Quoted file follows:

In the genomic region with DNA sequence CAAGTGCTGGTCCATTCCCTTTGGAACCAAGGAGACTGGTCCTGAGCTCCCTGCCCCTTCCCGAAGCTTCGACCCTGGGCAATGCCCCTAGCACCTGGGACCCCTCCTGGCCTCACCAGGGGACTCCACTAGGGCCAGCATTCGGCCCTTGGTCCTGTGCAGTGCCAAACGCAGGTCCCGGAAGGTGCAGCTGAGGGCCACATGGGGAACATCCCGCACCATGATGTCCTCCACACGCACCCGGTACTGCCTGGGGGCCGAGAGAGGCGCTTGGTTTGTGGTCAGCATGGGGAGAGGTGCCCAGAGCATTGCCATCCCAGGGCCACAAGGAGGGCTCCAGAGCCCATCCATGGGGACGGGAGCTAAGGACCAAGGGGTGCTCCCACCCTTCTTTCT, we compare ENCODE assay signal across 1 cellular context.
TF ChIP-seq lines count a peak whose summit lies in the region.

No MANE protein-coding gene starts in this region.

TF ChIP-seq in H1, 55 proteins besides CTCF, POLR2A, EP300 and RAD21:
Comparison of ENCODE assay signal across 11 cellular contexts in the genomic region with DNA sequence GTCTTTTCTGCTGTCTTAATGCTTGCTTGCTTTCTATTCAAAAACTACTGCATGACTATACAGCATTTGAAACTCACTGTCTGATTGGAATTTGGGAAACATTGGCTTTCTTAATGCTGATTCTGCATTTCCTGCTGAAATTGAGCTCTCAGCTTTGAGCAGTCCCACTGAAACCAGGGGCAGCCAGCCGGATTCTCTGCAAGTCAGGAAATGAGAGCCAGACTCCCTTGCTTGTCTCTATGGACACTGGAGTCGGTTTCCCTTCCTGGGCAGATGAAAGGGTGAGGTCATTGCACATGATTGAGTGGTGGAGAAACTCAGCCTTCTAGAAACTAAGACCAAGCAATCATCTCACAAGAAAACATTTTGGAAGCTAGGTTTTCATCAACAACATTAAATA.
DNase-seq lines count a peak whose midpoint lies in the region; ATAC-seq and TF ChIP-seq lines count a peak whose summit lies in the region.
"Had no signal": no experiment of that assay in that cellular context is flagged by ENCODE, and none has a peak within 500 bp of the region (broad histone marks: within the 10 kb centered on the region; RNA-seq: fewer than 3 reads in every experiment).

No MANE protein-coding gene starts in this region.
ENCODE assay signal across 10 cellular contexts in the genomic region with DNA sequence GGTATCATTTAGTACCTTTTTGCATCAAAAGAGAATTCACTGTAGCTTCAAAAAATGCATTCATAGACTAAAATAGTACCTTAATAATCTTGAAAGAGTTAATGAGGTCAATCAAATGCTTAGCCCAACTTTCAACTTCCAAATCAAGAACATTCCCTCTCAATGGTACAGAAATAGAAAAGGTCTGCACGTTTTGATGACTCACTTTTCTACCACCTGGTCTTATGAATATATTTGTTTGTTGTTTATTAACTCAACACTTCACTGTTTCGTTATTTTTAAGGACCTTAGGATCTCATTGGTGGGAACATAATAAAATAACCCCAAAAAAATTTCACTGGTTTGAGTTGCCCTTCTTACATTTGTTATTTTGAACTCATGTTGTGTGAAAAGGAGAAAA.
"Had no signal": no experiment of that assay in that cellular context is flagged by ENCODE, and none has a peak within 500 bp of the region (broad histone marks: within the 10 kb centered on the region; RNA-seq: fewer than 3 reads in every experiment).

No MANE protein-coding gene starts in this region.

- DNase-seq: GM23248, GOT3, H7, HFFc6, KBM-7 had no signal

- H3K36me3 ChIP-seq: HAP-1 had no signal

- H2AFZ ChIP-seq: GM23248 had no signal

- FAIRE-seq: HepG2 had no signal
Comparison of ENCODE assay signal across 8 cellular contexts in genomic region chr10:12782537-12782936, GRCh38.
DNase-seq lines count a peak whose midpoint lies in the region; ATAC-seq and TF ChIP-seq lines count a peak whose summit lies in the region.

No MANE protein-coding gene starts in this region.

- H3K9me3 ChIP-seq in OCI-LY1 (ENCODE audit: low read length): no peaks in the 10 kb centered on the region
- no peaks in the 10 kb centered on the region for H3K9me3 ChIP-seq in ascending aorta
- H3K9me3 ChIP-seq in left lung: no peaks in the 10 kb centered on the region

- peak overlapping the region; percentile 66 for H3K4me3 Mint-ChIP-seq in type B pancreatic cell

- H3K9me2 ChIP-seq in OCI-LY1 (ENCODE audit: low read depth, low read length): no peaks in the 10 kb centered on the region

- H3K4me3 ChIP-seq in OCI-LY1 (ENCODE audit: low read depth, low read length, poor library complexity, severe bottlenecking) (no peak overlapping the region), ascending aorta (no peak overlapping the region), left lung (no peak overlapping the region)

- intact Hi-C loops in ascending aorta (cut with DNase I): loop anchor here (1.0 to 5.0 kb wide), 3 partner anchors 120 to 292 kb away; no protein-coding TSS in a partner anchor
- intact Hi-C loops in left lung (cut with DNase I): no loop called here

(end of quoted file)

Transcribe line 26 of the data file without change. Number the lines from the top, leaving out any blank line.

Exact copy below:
- intact Hi-C loops in left lung (cut with DNase I): no loop called here